Pirates aren’t strangers to the point-and-click genre. Guybrush Threepwood of The Secret of Monkey Island fame might be the ruler of these seas, but British comedian Alasdair Beckett-King has introduced a challenger to face off against this swashbuckler: Nelly Cootalot. A sequel to his successful free game, Nelly Cootalot: Spoonbeaks Ahoy!, The Fowl Fleet intends to prove that Nelly is the next big name in seafaring point-and-clicks. If this game is anything to go by, Nelly may well be on course for this.
Following on from her last adventure saving birds, The Fowl Fleet follows our titular heroine in search of the Treasure of Seventh Sea. During her journey, she discovers Baron Widebeard is up to his old tricks again, stealing another flock of birds to uncover the treasure for himself, and it’s up to Nelly to thwart his plans. The narrative is very short — less than 5 hours — simplistic, and isn’t very fleshed out along the way. You’re fed dribs and drabs of backstory on some of the characters, but it’s largely just a treasure hunt.
Fortunately, Nelly bumps into a whole host of colourful characters who make up the heart and soul of the game. She’s joined by her feathered friend Sebastian and meets some new friends and foes along the way, such as the evil harbour master Van Zandt and the hilarious, crazy bird keeper Rackham. Each character is fantastic and each has their own unique quirks which are brought to life by the excellent voice acting on hand. Doctor Who’s Tom Baker voices a bird, for goodness sake! These voices draw out the charm in each character and create a unique feel to the game, which skyrockets the experience beyond its predictable plot.
The world you’re sailing around in is a pleasant one: Every area is sketched in a way that resembles children’s picture books, which adds to the game’s charm and cutesy feel. The presentation suits the style of the game down to a tee and, along with the swashbuckling music, helps bring Beckett-King’s vision to life. You’ll want to spend lots of time looking around the islands Nelly travels to just to absorb the atmosphere they present. Even the 3D character models look right at home, each one vibrant and suited to their environment. You can’t help but smile at El Mono, the Mexican stuffed monkey shaman. The designs appear a little safe, but each one is a perfect reflection of that character’s role and their traits, and capture the mood of the game perfectly.
The game’s best asset is its comedy. The Fowl Fleet’s distinctive humour revels in daft goings-on and puns and you’ll be in fits of laughter. This is sewn into every fibre of the adventure, from the puzzles to the character names and locations. One of the first early giggles comes in the form of a quest where you have to help get a man some chest hair for a modelling shoot — the method required leads to a hilarious result. Nelly herself is a hoot, with her nature leading her to take most statements at face value. She’ll often pull out gags in awkward situations but every time you’ll laugh out loud. The game’s wit is universal — I challenge anyone to play this without cracking a grin. It basks in its quirky humour, and it does so deservedly.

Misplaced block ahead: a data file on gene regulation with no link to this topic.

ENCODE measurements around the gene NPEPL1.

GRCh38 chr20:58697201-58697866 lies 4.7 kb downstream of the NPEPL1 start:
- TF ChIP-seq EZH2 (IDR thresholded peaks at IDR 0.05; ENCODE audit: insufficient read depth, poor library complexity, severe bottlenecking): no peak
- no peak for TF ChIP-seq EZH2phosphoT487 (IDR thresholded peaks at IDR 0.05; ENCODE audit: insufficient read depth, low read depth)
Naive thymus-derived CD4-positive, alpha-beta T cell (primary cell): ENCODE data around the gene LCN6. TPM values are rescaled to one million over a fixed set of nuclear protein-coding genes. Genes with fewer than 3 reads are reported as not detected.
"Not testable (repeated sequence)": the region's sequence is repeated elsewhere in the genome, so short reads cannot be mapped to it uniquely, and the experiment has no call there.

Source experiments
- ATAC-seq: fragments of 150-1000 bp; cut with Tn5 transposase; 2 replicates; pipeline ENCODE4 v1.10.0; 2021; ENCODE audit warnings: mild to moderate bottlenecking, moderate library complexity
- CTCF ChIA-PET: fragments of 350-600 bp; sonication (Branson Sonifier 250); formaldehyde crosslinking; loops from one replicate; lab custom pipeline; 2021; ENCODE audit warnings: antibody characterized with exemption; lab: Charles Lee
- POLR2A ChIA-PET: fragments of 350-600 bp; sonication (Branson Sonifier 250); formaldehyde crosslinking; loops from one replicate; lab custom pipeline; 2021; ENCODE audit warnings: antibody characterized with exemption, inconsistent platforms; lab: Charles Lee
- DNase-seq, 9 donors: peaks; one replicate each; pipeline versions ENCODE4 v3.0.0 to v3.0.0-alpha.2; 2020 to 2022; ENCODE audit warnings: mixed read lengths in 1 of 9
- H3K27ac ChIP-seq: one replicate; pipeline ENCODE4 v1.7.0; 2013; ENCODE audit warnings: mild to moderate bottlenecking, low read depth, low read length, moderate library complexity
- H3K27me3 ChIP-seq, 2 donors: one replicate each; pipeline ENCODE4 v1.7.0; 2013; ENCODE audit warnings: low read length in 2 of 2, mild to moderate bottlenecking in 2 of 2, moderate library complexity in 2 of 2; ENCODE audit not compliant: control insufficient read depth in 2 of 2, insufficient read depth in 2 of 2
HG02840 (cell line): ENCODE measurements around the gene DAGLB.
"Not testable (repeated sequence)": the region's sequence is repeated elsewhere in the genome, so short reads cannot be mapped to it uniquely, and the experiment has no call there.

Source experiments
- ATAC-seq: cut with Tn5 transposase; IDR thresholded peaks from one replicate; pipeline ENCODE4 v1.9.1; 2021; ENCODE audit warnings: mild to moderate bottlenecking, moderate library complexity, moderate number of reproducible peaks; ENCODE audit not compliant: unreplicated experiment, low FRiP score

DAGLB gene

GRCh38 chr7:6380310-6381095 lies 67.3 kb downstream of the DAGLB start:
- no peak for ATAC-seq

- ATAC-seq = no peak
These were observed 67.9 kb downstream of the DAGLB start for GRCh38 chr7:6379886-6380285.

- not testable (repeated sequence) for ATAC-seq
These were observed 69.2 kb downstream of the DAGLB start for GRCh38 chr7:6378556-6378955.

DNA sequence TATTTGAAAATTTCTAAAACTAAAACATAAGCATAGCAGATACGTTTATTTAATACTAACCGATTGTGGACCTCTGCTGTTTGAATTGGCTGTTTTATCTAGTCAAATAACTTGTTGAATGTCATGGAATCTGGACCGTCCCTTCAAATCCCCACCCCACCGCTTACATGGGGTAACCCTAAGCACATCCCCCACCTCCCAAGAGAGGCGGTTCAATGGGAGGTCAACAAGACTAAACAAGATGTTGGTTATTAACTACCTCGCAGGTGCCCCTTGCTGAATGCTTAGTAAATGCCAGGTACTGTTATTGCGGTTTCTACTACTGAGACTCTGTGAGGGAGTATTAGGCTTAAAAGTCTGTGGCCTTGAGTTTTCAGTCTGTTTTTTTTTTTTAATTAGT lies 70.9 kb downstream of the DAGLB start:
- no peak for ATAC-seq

The gameplay is what you would expect of the genre. You click to direct Nelly where to go or to indicate what she should interact with or who to talk to. There’s a nifty trick whereby clicking on the entrance to the next area, it skips to the next screen rather than waiting for Nelly to walk over. You can also see what you can interact with by hitting the spacebar, which is great to find your next potential item; both nifty little additions that help out with the slower parts of The Fowl Fleet. My only gripe regards the position of the items menu; I often needed to click in the bottom right corner to get to the next area, but the pull-out menu was situated there and more often than not I would select it by accident. The tab was slightly too big and made getting around a little fiddly, but only caused a few problems in an otherwise seamless sail.
There’s a wide variety of puzzles on the course of your adventure which will have you scratching your head. Many of these are perfectly doable, especially if you enjoy paying attention to the game’s language and its fondness for wordplay. However, a few puzzles were extremely vague and I found myself clutching at a walkthrough during the middle section of the game. They’re not ridiculously hard, they just require you to be very inventive in some cases. Fortunately, the former is more prevalent, and nearly every time you’re rewarded with a funny and satisfying solution which soothed any difficulties I had with the puzzles.
Nelly Cootalot: The Fowl Fleet has many of the makings of a successful series — quirky characters, excellent humour, solid gameplay and a good art style — but it’s not quite buried treasure yet. With a wider story scope and a bit more polish in terms of puzzles and layout, we could be seeing the next the next best point-and-click series. It bleeds charm and character, something which many games are sorely lacking in nowadays, and The Fowl Fleet deserves recognition for that alone. I hope Nelly Cootalot dons her pirate hat again and returns to the seas soon.